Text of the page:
Romanesco dialect

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This article is about the Italian dialect. For the vegetable, see Romanesco broccoli. For the Renaissance and Baroque dance and associated chord progression, see Romanesca. For the architectural style, see Romanesque architecture.
Romanesco
Romano
Native to Italy
Region Lazio
Native speakers
3 million  (date missing)[citation needed]
Language codes
ISO 639-3
Linguasphere 51-AAA-rab
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Advertisement in Romanesco at Roman subway station

Romanesco or Romanesque is a regional language or sociolect subsumed within the Italian language spoken in Rome. It is part of the Central Italian dialects and is thus genetically closer to the Tuscan dialect and Standard Italian.

There exist a few notable grammatical and idiomatic differences from Standard Italian. Rich in expressions and sayings, Romanesco is used for informal communication by most natives of Rome, often[citation needed] in a mix with Italian.

History[edit]

As shown by several medieval manuscripts, the medieval Roman dialect was more similar to southern dialect, such as those spoken in Naples.[citation needed] In the 16th century, it received a strong influence of the Tuscan dialect (from which modern Italian derives) after the immigration of people from that region in the wake of the Sack of Rome (1527).[citation needed] Therefore current Romanesco has grammar and roots rather different from other dialects in the Latium region; further, usually Romanesco is fully understandable for other Italian speakers.[citation needed]

Romanesco also influenced the dialect of the area of modern Latina, which was reclaimed in the early 1920 and mostly populated by immigrants from northern Italy: it became the local dialect as it was spoken by the small but influential clerical bourgeoisie coming from Rome.[citation needed]

Diffusion[edit]

Before Rome became the capital city of Italy, Romanesco was spoken only inside the walls of the city, while the little towns surrounding Rome had their own dialects; nowadays these dialects have almost disappeared and they have been replaced with a kind of Romanesco, which therefore is now spoken in an area larger than the original one, as well as slightly pervading the everyday language of most of the immigrants that live in the city.[citation needed]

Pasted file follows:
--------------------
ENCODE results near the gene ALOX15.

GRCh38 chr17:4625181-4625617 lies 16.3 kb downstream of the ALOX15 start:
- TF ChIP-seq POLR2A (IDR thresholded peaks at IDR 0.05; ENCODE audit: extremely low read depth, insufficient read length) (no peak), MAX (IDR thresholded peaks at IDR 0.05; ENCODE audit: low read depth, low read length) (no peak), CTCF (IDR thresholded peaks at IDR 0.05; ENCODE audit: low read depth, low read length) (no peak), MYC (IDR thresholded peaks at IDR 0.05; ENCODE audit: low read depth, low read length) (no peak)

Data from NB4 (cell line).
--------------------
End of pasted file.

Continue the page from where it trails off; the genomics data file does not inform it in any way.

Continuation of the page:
Pronunciation[edit]

Romanesco pronunciation is very similar to Standard Italian.[citation needed] In this dialect the letter "J" is still used and is pronounced as an "I". This letter appears between two vowels or at the beginning of a word followed by a vowel. It substitutes the Italian "gl-" sound [ʎ]. Examples: between two vowels figlio [ˈfiʎːo]) is fijo [ˈfijo], meaning "son".

The letter "C" followed by -e or -i makes a sound between [tʃ] and [ʃ]. For example, cielo is the same word in both Romanesco and Standard Italian, but in the first case it would be pronounced [ˈʃɛlo] instead of [ˈtʃɛlo] (when following a vowel) .

Geminate [r] ("rolled r" or alveolar trill) does not exist. In Romanesco words like birra (Italian for "beer") or terra ("ground") respectively become bira and tera. This phenomenon has developed recently, as it was not present in the 19th century Romanesco.[citation needed]

Noteworthy figures[edit]

Today, Romanesco is generally considered more of a regional idiom than a true language or dialect.[citation needed] Classical Romanesco, that reached the high literature with Giuseppe Gioachino Belli, has disappeared.

Romanesco Proper, spoken in the city of Rome and the immediate surrounding areas, is somewhat different from the rest of the Romanesco dialects. [clarification needed]

External forces such as immigration and the dominance of Italian are playing a role in the transformation.

Ma nun c'è lingua come la romana

Pe' dì una cosa co' ttanto divario

Che ppare un magazzino de dogana.

"Le lingue der monno"

- G.G. Belli

But there is no language like the Roman one

To express a concept with so many variants

So that it seems a customs warehouse.

"Languages of the world"

- G.G. Belli

Famous Romanesco speakers[edit]

See also[edit]

References[edit]

  1. ^ Agovino, Michael J. (3 September 2011). "In Italy's Serie A, Roma, American Style". NYT. Retrieved 3 September 2011. 

External links[edit]